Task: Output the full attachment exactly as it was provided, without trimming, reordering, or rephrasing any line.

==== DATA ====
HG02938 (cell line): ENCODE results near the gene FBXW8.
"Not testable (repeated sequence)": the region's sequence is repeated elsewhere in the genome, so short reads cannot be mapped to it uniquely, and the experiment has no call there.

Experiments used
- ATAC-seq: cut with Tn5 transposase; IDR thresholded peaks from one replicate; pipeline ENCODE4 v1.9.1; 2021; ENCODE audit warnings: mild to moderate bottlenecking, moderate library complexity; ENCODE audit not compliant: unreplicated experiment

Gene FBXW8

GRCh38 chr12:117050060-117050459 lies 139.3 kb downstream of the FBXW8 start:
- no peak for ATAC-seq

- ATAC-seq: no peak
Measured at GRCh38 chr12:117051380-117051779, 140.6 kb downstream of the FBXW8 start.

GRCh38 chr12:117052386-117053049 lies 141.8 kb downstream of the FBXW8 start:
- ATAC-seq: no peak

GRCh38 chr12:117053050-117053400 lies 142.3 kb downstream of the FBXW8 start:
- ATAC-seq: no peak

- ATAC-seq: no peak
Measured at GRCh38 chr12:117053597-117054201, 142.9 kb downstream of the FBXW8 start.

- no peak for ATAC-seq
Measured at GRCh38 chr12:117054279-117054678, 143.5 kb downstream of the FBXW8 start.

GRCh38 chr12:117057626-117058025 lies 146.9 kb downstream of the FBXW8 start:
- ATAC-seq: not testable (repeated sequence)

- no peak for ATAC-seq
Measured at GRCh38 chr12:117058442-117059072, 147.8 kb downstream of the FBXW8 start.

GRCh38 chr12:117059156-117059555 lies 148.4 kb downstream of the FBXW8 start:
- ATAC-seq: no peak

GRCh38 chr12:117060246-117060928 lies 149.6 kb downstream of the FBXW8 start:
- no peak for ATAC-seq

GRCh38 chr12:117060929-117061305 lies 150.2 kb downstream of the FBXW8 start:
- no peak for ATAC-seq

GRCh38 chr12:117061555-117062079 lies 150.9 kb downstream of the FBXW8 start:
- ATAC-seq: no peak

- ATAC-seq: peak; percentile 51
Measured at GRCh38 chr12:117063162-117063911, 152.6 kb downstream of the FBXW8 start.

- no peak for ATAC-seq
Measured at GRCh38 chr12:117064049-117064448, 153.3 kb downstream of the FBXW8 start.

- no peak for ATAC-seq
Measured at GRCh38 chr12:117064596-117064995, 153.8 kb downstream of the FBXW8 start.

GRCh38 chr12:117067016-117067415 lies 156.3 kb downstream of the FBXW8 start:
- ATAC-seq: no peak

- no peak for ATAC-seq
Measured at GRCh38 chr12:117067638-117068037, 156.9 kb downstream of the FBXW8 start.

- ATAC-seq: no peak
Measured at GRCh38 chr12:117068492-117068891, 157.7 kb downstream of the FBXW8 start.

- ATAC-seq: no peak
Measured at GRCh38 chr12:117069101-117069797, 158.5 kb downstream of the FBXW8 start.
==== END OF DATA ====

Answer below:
HG02938 (cell line): ENCODE results near the gene FBXW8.
"Not testable (repeated sequence)": the region's sequence is repeated elsewhere in the genome, so short reads cannot be mapped to it uniquely, and the experiment has no call there.

Experiments used
- ATAC-seq: cut with Tn5 transposase; IDR thresholded peaks from one replicate; pipeline ENCODE4 v1.9.1; 2021; ENCODE audit warnings: mild to moderate bottlenecking, moderate library complexity; ENCODE audit not compliant: unreplicated experiment

Gene FBXW8

GRCh38 chr12:117050060-117050459 lies 139.3 kb downstream of the FBXW8 start:
- no peak for ATAC-seq

- ATAC-seq: no peak
Measured at GRCh38 chr12:117051380-117051779, 140.6 kb downstream of the FBXW8 start.

GRCh38 chr12:117052386-117053049 lies 141.8 kb downstream of the FBXW8 start:
- ATAC-seq: no peak

GRCh38 chr12:117053050-117053400 lies 142.3 kb downstream of the FBXW8 start:
- ATAC-seq: no peak

- ATAC-seq: no peak
Measured at GRCh38 chr12:117053597-117054201, 142.9 kb downstream of the FBXW8 start.

- no peak for ATAC-seq
Measured at GRCh38 chr12:117054279-117054678, 143.5 kb downstream of the FBXW8 start.

GRCh38 chr12:117057626-117058025 lies 146.9 kb downstream of the FBXW8 start:
- ATAC-seq: not testable (repeated sequence)

- no peak for ATAC-seq
Measured at GRCh38 chr12:117058442-117059072, 147.8 kb downstream of the FBXW8 start.

GRCh38 chr12:117059156-117059555 lies 148.4 kb downstream of the FBXW8 start:
- ATAC-seq: no peak

GRCh38 chr12:117060246-117060928 lies 149.6 kb downstream of the FBXW8 start:
- no peak for ATAC-seq

GRCh38 chr12:117060929-117061305 lies 150.2 kb downstream of the FBXW8 start:
- no peak for ATAC-seq

GRCh38 chr12:117061555-117062079 lies 150.9 kb downstream of the FBXW8 start:
- ATAC-seq: no peak

- ATAC-seq: peak; percentile 51
Measured at GRCh38 chr12:117063162-117063911, 152.6 kb downstream of the FBXW8 start.

- no peak for ATAC-seq
Measured at GRCh38 chr12:117064049-117064448, 153.3 kb downstream of the FBXW8 start.

- no peak for ATAC-seq
Measured at GRCh38 chr12:117064596-117064995, 153.8 kb downstream of the FBXW8 start.

GRCh38 chr12:117067016-117067415 lies 156.3 kb downstream of the FBXW8 start:
- ATAC-seq: no peak

- no peak for ATAC-seq
Measured at GRCh38 chr12:117067638-117068037, 156.9 kb downstream of the FBXW8 start.

- ATAC-seq: no peak
Measured at GRCh38 chr12:117068492-117068891, 157.7 kb downstream of the FBXW8 start.

- ATAC-seq: no peak
Measured at GRCh38 chr12:117069101-117069797, 158.5 kb downstream of the FBXW8 start.